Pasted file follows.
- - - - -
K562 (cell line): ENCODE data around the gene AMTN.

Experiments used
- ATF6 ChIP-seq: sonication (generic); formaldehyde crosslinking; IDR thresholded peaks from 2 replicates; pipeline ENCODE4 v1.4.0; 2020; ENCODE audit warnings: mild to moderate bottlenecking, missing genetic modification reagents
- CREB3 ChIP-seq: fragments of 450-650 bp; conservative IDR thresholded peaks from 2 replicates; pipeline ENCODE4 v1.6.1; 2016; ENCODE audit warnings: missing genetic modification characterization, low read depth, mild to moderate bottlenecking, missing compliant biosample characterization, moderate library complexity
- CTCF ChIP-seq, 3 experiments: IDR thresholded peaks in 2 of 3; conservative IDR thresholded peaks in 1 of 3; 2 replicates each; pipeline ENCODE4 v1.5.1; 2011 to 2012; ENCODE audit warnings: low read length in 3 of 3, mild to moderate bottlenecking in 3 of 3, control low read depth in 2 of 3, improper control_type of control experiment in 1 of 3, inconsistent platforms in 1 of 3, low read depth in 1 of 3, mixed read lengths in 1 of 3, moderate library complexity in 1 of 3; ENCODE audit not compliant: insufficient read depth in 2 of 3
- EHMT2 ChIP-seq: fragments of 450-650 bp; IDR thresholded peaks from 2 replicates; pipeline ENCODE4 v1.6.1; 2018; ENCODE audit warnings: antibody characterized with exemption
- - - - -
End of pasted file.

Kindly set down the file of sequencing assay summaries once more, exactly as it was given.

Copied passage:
K562 (cell line): ENCODE data around the gene AMTN.

Experiments used
- ATF6 ChIP-seq: sonication (generic); formaldehyde crosslinking; IDR thresholded peaks from 2 replicates; pipeline ENCODE4 v1.4.0; 2020; ENCODE audit warnings: mild to moderate bottlenecking, missing genetic modification reagents
- CREB3 ChIP-seq: fragments of 450-650 bp; conservative IDR thresholded peaks from 2 replicates; pipeline ENCODE4 v1.6.1; 2016; ENCODE audit warnings: missing genetic modification characterization, low read depth, mild to moderate bottlenecking, missing compliant biosample characterization, moderate library complexity
- CTCF ChIP-seq, 3 experiments: IDR thresholded peaks in 2 of 3; conservative IDR thresholded peaks in 1 of 3; 2 replicates each; pipeline ENCODE4 v1.5.1; 2011 to 2012; ENCODE audit warnings: low read length in 3 of 3, mild to moderate bottlenecking in 3 of 3, control low read depth in 2 of 3, improper control_type of control experiment in 1 of 3, inconsistent platforms in 1 of 3, low read depth in 1 of 3, mixed read lengths in 1 of 3, moderate library complexity in 1 of 3; ENCODE audit not compliant: insufficient read depth in 2 of 3
- EHMT2 ChIP-seq: fragments of 450-650 bp; IDR thresholded peaks from 2 replicates; pipeline ENCODE4 v1.6.1; 2018; ENCODE audit warnings: antibody characterized with exemption